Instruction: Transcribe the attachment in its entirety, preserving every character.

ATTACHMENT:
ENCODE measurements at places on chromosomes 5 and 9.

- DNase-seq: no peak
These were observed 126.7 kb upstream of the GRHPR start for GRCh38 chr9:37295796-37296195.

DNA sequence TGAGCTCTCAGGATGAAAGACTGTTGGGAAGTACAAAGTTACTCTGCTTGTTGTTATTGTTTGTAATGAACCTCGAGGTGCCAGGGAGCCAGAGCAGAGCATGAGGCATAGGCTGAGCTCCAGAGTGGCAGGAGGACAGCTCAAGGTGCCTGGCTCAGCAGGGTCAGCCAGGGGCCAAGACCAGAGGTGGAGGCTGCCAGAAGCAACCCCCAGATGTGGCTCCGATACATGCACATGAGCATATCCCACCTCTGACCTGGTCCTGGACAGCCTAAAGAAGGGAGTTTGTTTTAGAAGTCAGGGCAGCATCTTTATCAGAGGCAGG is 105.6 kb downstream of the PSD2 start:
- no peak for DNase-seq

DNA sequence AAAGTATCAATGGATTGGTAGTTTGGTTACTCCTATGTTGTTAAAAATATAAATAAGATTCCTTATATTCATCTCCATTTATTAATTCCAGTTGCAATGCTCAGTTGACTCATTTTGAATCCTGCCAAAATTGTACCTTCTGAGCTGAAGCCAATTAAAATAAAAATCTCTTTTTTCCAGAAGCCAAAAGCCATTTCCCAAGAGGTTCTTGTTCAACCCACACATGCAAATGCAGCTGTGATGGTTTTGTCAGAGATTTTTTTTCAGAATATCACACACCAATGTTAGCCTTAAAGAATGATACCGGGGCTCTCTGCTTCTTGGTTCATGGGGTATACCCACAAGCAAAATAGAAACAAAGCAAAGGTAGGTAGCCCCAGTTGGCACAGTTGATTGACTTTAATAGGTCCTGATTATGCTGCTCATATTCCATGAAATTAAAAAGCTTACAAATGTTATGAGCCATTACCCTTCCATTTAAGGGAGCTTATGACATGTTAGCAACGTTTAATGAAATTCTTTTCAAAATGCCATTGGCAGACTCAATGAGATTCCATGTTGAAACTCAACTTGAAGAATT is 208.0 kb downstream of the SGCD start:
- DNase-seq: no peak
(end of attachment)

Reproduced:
ENCODE measurements at places on chromosomes 5 and 9.

- DNase-seq: no peak
These were observed 126.7 kb upstream of the GRHPR start for GRCh38 chr9:37295796-37296195.

DNA sequence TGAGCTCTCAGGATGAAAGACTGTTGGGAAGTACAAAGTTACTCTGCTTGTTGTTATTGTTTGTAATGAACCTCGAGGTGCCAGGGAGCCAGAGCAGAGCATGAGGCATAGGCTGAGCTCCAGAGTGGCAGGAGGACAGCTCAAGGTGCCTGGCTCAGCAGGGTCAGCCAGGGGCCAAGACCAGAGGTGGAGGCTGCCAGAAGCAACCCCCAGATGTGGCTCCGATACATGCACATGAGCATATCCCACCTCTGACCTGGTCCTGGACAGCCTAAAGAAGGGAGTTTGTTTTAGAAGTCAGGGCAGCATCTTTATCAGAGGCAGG is 105.6 kb downstream of the PSD2 start:
- no peak for DNase-seq

DNA sequence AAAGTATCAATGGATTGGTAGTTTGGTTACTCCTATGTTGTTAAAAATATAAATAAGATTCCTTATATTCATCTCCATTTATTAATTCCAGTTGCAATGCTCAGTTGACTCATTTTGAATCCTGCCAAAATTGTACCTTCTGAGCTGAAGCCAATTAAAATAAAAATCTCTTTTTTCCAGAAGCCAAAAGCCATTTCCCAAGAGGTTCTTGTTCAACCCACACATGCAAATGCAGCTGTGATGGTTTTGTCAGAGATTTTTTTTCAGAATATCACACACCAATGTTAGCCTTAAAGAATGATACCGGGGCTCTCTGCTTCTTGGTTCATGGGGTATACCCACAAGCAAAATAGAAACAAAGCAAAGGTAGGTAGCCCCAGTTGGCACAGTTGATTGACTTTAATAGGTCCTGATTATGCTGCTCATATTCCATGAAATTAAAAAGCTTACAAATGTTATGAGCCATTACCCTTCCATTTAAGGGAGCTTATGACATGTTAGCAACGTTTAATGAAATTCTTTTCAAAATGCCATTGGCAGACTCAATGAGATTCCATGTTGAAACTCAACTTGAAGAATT is 208.0 kb downstream of the SGCD start:
- DNase-seq: no peak